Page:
• Colombia: Part Two

    Medellin and the Coffee Triangle

    By: Zeren Earls - Apr 08th, 2014

    After decades of challenges by the drug cartels, Medellin has reinvented itself as a modern, innovative and lively hub with style. The superbly scenic Coffee Triangle is a region of lush green valleys dotted by picturesque colonial towns and age-old haciendas. Not to be missed is the Cocora Valley with endemic soaring wax palms.

  • Colombia: Part One


    By: Zeren Earls - Apr 01st, 2014

    After decades of conflict Colombia is emerging toward a bright future. It is a beautiful country with spectacular landscapes, ranging from Andean peaks to rolling hills and sandy beaches. Bogota, its capital, is a sophisticated, multi-ethnic city with distinct colonial architecture, world-class museums and one of a kind attractions.

  • Bolivia

    La Paz and Copacabana

    By: Zeren Earls - Mar 25th, 2014

    Past problems behind, Bolivia is a new country under the leadership of its first indigenous leader, Evo Morales. Fast developing in tourism, it attracts with vistas of snow-capped mountains, lush rolling hills, bustling cities, and colorful native populations. La Paz is the country's largest city; Copacabana its most picturesque at the crest of the world's highest navigable Lake Titicaca.

  • Kissing the Bleepin’ Blarney Stone

    Blessed With the Gift of Gab

    By: Charles Giuliano - Nov 27th, 2013

    When visiting Ireland it's obligatory to Kiss the Blarney Stone. Which I managed in my own fashion. The Castle is a dump. Better to be a peasant in a cottage with a turf fire than a lord living in that damp pile of stone.

  • Uzbekistan: Part Three

    Khiva and Fergana Valley

    By: Zeren Earls - Oct 09th, 2013

    Khiva is the most remote and intact medieval town in Central Asia. Passing through the gates of the crenelated clay walls offers a journey back in time. The fertile Fergana Valley, home to 1/3 of the population, harbors the towns of Margilon, Rishtan and Kokand, each famed for an ancient craft or historic monument.

  • Uzbekistan: Part Two

    Shakhrisabz and Bukhara

    By: Zeren Earls - Sep 30th, 2013

    Tamerlane's hometown Shakhrisabz preserves a rich history of architecture. Bukhara, the Holy City on the Royal Silk Road fascinates with a multitude of mosques, madrassahs and mausoleums. Many of the historic buildings are now restored museums and craft workshops, which provide a unique setting for carpets, ceramics, textiles, metal work and wood carvings.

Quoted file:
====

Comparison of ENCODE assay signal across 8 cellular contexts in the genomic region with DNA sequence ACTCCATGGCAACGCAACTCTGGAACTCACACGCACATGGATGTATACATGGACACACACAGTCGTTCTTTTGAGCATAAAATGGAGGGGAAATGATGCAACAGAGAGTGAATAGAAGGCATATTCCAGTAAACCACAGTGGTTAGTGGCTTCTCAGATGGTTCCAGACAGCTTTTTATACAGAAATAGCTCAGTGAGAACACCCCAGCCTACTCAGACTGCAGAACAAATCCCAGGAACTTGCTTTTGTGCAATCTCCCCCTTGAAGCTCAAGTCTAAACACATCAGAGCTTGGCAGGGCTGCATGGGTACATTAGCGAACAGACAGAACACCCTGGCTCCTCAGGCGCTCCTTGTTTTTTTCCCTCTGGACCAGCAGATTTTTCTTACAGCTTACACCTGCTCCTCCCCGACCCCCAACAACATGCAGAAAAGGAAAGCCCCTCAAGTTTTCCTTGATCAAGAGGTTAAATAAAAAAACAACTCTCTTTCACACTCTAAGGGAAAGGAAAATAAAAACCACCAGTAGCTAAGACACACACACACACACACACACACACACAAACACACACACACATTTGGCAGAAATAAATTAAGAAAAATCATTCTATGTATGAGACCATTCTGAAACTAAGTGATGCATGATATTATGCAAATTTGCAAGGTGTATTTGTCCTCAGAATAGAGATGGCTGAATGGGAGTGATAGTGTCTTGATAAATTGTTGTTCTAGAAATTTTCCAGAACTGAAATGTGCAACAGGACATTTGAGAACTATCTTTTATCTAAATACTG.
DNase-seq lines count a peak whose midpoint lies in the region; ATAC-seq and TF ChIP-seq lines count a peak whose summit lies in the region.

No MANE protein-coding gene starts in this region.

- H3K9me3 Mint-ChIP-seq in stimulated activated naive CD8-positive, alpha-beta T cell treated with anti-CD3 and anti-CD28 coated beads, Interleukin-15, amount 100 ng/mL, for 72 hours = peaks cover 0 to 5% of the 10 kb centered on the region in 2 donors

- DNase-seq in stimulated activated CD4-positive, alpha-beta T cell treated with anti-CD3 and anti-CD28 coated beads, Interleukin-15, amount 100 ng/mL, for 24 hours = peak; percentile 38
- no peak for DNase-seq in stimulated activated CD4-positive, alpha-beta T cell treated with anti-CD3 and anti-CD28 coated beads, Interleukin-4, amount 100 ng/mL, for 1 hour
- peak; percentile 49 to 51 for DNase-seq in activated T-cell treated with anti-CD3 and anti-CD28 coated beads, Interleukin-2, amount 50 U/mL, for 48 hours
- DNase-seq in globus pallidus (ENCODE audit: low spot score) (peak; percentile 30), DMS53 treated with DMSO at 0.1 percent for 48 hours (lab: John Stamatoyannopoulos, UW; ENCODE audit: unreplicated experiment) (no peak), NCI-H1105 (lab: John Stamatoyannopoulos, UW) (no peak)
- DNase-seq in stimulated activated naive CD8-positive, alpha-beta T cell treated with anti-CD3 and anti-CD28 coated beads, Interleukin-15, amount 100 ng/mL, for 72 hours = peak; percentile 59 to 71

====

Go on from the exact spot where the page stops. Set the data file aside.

• Uzbekistan: Part One

    Tashkent and Samarkand

    By: Zeren Earls - Sep 21st, 2013

    The fertile oases across Uzbekistan have attracted great conquerors in history, each leaving an architectural legacy along the fabled Silk Road. On this ancient trade route the cities of Tashkent and Samarkand shimmer with turquoise domes and spectacular mosaics. The cities also brim with exceptional crafts, fashioned out of silk, wood, metal and ceramics.

  • The Roads of North America, Part Four

    From DC to Georgia and Home

    By: Astrid Hiemer - Sep 14th, 2013

    When we started planning a trip south, Savannah, Georgia, was the first location that came to mind. Actually, John Berendt’s novel, 'In the Garden of Good and Evil,' triggered our thoughts and imagination. We wanted to explore Old Savannah, as he had portrayed it. Other stops along the way fell into place after that.

  • The Roads of North America, Part Three

    A Drive South from the Berkshires to Georgia – 2013

    By: Astrid Hiemer - Sep 07th, 2013

    Part Three you wonder? It's our second road trip which we chronicled in daily entries, noting all roads by numbers. And what an adventure! The stops in this report include days in Philadelphia, Baltimore and Washington, DC.

  • Provincetown Launches Season

    Life is a Beach

    By: Charles Giuliano - May 02nd, 2013

    Now that it is May beach resorts are launching the summer season. We got a jump by visiting Myrtle Beach and Tybee Island in February and a week on the Cape in April. We offer a preview of Truro and Provincetown with plans to return in the fall.

  • Bascom Lodge Celebrates its 75th Anniversary

    Events from June 1 through October 20

    By: Greylock - Apr 22nd, 2013

    In celebration of its 75th anniversary this year, Bascom Lodge, the iconic Berkshire landmark at the summit of Mount Greylock, has planned a series of special events and programs related to the rich history of the Lodge, the mountain, the 1930s, and local history and folklore.

  • Chile and Argentina: Part Three

    Chilean Fjords, Tierra del Fuego and Cape Horn

    By: Zeren Earls - Apr 18th, 2013

    Cruising southernmost Patagonia around the channels and fjords that border the Tierra del Fuego archipelago and Cape Horn is an electrifying experience. Majestic mountains, towering glaciers and charming colonies of coastal birds portray indelible images.

  • Next >>